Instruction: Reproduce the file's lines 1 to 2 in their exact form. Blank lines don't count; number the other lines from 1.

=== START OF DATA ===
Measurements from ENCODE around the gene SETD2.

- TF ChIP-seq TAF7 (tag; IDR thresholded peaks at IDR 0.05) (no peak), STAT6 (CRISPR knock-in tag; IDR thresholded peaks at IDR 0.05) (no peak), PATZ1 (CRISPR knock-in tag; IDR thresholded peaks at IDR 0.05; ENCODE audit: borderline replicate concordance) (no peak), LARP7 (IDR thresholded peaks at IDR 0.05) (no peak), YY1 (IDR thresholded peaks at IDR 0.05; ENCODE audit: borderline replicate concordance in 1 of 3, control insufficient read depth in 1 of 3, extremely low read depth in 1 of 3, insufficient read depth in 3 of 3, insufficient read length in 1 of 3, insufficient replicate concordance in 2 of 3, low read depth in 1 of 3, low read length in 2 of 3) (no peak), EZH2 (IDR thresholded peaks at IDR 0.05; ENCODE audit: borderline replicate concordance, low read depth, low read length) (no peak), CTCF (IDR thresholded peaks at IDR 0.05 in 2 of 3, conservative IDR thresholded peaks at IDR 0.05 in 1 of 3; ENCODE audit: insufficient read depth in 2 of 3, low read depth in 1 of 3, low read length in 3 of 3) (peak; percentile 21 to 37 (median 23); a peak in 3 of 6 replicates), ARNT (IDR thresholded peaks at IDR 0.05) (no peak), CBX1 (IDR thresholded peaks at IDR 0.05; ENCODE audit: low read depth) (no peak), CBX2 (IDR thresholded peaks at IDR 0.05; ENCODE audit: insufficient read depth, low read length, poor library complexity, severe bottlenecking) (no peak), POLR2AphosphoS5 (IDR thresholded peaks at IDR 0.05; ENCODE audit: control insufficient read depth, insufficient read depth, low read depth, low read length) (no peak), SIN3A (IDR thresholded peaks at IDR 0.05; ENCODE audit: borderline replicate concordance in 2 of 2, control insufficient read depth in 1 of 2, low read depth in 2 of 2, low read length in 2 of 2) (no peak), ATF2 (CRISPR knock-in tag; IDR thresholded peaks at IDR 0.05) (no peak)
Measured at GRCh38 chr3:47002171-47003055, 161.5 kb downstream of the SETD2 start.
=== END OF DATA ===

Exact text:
Measurements from ENCODE around the gene SETD2.

- TF ChIP-seq TAF7 (tag; IDR thresholded peaks at IDR 0.05) (no peak), STAT6 (CRISPR knock-in tag; IDR thresholded peaks at IDR 0.05) (no peak), PATZ1 (CRISPR knock-in tag; IDR thresholded peaks at IDR 0.05; ENCODE audit: borderline replicate concordance) (no peak), LARP7 (IDR thresholded peaks at IDR 0.05) (no peak), YY1 (IDR thresholded peaks at IDR 0.05; ENCODE audit: borderline replicate concordance in 1 of 3, control insufficient read depth in 1 of 3, extremely low read depth in 1 of 3, insufficient read depth in 3 of 3, insufficient read length in 1 of 3, insufficient replicate concordance in 2 of 3, low read depth in 1 of 3, low read length in 2 of 3) (no peak), EZH2 (IDR thresholded peaks at IDR 0.05; ENCODE audit: borderline replicate concordance, low read depth, low read length) (no peak), CTCF (IDR thresholded peaks at IDR 0.05 in 2 of 3, conservative IDR thresholded peaks at IDR 0.05 in 1 of 3; ENCODE audit: insufficient read depth in 2 of 3, low read depth in 1 of 3, low read length in 3 of 3) (peak; percentile 21 to 37 (median 23); a peak in 3 of 6 replicates), ARNT (IDR thresholded peaks at IDR 0.05) (no peak), CBX1 (IDR thresholded peaks at IDR 0.05; ENCODE audit: low read depth) (no peak), CBX2 (IDR thresholded peaks at IDR 0.05; ENCODE audit: insufficient read depth, low read length, poor library complexity, severe bottlenecking) (no peak), POLR2AphosphoS5 (IDR thresholded peaks at IDR 0.05; ENCODE audit: control insufficient read depth, insufficient read depth, low read depth, low read length) (no peak), SIN3A (IDR thresholded peaks at IDR 0.05; ENCODE audit: borderline replicate concordance in 2 of 2, control insufficient read depth in 1 of 2, low read depth in 2 of 2, low read length in 2 of 2) (no peak), ATF2 (CRISPR knock-in tag; IDR thresholded peaks at IDR 0.05) (no peak)